Male hirsuteness was so prized that, by the late 1860s, only two members of the 600-strong House of Commons in London went clean-shaven
a right-handed glove, known to have been worn by the author of Silas Marner, which checks in at size 6 – the smallest known to Victorian haberdashers.
The same nuances jostle for space in her extended treatment of Fanny Cornforth, whose sensual mouth so alarmed the art critics bidden to appraise Rossetti’s Bocca Baciata (1859) and The Blue Bower (1865). A Sussex-born blacksmith’s daughter with a pronounced rural accent and a hearty appetite, she was written off as a prostitute by the artist’s middle-class friends.
In fact, as Hughes shows in considerable detail, Fanny was simply a single woman forced by circumstance to look out for her own interests. The space between prostitution and personal security could be dangerously blurred, and, as Hughes acknowledges, many a Victorian woman much more grandly situated than Fanny ended up “selling herself” to the highest bidder. And to class shadings and prudish concealment may be added irony, much of it painful in the extreme. Within a year or two of her death “Fanny Adams” had become naval slang for the reeking tins of imperfectly canned meat produced at the Deptford victualling plant. The last photograph of Fanny Cornforth, whose exquisite lips feature in several of her patron’s erotic poems, shows a grim-faced elderly woman with brown-grey hair lately admitted to an Edwardian asylum. Her breath, the authorities noted, was “absolutely foul”. Lady Flora’s interior, as discovered shortly before her death and confirmed in the course of her post-mortem, revealed only a series of stringy adhesions, the result of disease, which had distended her stomach.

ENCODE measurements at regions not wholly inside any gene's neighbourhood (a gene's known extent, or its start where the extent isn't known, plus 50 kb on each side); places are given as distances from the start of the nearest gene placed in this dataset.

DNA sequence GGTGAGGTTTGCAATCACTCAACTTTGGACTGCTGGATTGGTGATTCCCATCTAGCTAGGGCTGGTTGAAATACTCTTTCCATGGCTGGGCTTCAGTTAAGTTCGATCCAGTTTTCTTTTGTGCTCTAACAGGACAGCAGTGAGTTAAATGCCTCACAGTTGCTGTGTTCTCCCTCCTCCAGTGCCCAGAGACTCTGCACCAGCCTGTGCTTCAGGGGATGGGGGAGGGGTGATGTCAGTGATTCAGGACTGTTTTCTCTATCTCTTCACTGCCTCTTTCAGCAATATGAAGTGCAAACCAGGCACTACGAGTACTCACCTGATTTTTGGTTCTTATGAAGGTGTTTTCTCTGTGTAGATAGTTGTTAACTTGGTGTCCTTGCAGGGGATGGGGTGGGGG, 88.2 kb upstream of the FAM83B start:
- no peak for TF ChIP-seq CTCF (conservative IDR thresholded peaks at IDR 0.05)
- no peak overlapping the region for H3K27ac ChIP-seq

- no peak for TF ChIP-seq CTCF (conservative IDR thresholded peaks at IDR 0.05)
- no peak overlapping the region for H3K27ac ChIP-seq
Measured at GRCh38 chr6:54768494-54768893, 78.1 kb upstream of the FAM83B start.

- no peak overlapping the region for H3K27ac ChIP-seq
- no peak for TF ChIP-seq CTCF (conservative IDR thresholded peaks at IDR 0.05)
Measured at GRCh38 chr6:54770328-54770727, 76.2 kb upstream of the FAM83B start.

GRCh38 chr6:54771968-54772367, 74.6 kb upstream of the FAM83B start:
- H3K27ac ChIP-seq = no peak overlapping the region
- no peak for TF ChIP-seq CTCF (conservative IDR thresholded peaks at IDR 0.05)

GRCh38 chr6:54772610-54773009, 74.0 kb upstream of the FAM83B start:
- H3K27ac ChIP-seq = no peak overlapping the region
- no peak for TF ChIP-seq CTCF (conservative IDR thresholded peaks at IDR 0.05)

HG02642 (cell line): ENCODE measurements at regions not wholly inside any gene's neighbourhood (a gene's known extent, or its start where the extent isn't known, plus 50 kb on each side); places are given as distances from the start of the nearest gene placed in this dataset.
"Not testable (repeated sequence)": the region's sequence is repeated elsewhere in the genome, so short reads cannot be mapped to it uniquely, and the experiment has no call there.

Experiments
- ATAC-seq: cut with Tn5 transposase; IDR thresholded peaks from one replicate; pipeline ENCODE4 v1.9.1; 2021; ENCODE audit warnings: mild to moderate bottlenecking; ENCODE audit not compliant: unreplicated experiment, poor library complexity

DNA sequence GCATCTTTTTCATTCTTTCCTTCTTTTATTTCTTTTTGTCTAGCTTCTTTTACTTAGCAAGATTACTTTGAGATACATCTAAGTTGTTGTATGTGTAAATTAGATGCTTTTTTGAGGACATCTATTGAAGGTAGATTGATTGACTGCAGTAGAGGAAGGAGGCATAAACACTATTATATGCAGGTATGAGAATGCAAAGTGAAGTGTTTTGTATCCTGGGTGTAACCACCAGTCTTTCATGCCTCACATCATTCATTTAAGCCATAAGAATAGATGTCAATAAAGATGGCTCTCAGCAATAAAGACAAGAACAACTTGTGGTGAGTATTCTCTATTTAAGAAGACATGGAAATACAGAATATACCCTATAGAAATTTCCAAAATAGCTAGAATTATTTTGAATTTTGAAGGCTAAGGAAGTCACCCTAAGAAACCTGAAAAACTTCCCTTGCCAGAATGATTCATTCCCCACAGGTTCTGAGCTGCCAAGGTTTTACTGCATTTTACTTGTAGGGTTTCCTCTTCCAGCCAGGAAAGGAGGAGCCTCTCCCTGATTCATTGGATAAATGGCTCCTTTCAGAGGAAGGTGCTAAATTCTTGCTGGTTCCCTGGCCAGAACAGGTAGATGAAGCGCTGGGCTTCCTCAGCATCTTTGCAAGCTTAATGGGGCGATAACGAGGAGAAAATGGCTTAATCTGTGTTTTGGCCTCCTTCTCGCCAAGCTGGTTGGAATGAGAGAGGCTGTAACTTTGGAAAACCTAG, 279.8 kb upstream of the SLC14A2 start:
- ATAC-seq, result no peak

As the author of well-received biographies of George Eliot and Mrs Beeton, Hughes is a dab hand at dealing with this kind of material, and Victorians Undone is, in most respects, an object lesson in that new style of “life-writing”, which comes in at an angle and takes a positive pleasure in examining its subjects from vantage points that they would not have dreamed of occupying themselves.
If there are two minor drawbacks, they lie, first, in the cherry-picker approach that – necessarily – seeks to illuminate the ordinary by way of the exceptional, and, second, in the occasional oddities of the style.
You can see the author’s dilemma. Big, well-remunerated books about Victorian history need big audiences, and so, darkly aware that her readership consists of a small number of people who know a lot about her subject and a large number of people who know rather less, Hughes has opted for a tone that combines scholarly exactitude and breezy slang. The two approaches don’t always harmonise, and her insistence that the notes with which Rossetti bombarded his lady love are the modern equivalent of texting, sounds rather like an elderly relative at a party trying to ensure that the young people are enjoying themselves just as much as she is.
On the other hand, her eye for incriminating detail never fails, and I was appalled to learn that Queen Victoria’s personal physician only discovered that his patient had spent 40 years suffering from a prolapsed uterus when he examined her body after death.
DJ Taylor is a novelist and critic who also writes for The Guardian and The Times.
Biographer Kathryn Hughes examines assumptions about the age of Queen Victoria, photographed here in 1876, that became synonymous with social and moral conservatism.